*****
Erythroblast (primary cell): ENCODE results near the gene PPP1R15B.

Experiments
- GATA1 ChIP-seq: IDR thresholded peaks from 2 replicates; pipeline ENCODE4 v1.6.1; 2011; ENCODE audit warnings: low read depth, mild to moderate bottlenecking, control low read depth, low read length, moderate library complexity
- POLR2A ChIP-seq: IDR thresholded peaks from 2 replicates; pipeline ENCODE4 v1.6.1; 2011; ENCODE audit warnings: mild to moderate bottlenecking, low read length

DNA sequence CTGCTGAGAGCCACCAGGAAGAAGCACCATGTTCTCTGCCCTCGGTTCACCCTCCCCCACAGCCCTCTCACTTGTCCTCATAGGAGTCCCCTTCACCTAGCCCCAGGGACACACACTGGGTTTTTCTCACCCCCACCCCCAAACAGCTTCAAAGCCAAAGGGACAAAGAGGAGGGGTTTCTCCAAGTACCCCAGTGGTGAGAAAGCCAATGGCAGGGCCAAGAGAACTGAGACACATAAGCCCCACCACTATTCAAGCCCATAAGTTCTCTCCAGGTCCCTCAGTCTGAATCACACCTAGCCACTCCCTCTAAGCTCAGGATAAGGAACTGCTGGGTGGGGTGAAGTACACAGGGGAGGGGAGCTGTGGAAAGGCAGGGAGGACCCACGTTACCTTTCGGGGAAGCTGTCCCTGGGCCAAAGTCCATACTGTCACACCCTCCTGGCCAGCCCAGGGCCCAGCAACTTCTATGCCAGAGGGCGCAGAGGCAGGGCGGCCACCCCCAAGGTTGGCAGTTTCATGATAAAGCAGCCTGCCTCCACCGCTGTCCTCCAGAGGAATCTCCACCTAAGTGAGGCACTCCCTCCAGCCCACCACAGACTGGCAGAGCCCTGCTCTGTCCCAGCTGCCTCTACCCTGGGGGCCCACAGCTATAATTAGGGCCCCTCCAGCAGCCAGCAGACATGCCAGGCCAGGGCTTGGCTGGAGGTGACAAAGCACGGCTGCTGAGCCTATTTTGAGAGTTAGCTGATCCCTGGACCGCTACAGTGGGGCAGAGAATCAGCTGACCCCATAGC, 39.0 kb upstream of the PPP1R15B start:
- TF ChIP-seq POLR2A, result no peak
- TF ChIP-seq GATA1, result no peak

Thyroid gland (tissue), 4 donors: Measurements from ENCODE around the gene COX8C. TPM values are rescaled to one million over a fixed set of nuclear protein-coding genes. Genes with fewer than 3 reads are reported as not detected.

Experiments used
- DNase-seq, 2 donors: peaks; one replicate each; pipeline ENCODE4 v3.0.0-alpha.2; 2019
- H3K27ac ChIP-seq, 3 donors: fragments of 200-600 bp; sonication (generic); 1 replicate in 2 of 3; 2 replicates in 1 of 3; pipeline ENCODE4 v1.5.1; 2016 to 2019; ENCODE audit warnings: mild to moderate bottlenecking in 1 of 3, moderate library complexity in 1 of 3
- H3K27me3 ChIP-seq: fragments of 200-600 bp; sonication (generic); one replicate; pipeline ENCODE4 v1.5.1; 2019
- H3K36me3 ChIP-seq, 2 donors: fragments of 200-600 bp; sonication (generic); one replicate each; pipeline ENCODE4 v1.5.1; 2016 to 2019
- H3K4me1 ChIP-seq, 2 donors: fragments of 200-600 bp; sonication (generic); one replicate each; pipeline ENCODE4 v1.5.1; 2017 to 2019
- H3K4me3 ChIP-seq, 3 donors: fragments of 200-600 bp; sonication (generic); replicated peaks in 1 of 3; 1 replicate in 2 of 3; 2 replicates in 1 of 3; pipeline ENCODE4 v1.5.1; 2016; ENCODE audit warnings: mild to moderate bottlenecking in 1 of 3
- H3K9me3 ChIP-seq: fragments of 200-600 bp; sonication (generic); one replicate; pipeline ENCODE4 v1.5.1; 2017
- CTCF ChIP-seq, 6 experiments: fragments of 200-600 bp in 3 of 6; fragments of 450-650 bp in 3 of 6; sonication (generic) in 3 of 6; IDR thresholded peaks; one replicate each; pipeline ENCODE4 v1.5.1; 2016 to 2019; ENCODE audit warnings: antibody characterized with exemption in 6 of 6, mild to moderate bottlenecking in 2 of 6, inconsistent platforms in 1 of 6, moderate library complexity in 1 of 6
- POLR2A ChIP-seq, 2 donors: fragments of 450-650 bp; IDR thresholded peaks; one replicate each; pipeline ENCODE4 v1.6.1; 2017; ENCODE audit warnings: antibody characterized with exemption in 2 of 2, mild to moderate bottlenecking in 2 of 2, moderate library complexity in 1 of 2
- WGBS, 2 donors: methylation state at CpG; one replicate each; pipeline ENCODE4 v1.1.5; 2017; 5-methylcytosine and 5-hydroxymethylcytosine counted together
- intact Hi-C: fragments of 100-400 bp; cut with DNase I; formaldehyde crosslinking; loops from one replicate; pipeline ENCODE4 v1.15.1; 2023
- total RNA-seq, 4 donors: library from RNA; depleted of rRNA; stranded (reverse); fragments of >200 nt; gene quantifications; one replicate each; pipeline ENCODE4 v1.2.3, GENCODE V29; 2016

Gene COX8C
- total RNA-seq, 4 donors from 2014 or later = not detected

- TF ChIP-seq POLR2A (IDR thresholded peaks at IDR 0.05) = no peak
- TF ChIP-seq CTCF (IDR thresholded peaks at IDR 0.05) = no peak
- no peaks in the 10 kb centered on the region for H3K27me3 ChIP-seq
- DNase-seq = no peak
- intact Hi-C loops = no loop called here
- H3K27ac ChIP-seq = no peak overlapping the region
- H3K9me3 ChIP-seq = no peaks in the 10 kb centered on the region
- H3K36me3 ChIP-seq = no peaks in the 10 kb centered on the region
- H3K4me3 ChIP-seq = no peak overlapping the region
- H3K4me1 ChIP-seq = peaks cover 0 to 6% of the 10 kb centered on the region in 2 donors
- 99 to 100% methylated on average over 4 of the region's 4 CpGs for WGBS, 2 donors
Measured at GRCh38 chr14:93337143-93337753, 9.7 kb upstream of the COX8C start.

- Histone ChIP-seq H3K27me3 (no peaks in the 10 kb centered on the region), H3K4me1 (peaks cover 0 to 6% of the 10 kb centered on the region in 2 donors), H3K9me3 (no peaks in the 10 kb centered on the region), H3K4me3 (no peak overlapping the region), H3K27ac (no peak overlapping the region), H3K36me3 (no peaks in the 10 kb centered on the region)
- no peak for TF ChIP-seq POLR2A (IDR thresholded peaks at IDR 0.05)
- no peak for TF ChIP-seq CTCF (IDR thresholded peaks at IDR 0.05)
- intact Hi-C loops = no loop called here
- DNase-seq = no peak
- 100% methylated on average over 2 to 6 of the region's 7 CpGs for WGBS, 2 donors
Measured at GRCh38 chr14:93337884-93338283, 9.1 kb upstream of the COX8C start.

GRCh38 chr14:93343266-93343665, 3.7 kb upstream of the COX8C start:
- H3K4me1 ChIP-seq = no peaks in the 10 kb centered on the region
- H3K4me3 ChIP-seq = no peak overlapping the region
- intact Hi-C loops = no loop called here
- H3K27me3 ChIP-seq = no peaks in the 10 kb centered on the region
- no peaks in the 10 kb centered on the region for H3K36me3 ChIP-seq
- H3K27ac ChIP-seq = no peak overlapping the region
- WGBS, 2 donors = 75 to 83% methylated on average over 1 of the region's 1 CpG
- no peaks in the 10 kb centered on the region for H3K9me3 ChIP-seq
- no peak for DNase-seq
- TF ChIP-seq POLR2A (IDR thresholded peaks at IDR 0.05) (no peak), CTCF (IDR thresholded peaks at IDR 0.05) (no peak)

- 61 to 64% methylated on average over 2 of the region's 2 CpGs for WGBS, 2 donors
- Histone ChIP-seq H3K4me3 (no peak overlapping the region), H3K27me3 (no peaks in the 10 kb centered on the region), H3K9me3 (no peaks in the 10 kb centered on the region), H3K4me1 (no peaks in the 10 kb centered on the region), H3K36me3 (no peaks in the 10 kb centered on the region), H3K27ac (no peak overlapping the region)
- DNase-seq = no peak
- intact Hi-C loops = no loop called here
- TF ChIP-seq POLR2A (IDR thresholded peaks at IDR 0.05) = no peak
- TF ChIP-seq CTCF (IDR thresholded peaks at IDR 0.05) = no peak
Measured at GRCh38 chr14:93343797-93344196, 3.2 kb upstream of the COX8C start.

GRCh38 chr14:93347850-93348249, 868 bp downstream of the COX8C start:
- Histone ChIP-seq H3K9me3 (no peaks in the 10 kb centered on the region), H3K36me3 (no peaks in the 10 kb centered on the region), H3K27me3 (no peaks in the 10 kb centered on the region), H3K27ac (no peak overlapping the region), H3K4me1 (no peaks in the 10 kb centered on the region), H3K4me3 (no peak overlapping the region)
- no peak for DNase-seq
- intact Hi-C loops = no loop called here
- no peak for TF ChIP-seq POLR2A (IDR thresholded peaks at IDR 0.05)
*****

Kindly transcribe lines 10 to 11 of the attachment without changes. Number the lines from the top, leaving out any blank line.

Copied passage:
- DNase-seq, 2 donors: peaks; one replicate each; pipeline ENCODE4 v3.0.0-alpha.2; 2019
- H3K27ac ChIP-seq, 3 donors: fragments of 200-600 bp; sonication (generic); 1 replicate in 2 of 3; 2 replicates in 1 of 3; pipeline ENCODE4 v1.5.1; 2016 to 2019; ENCODE audit warnings: mild to moderate bottlenecking in 1 of 3, moderate library complexity in 1 of 3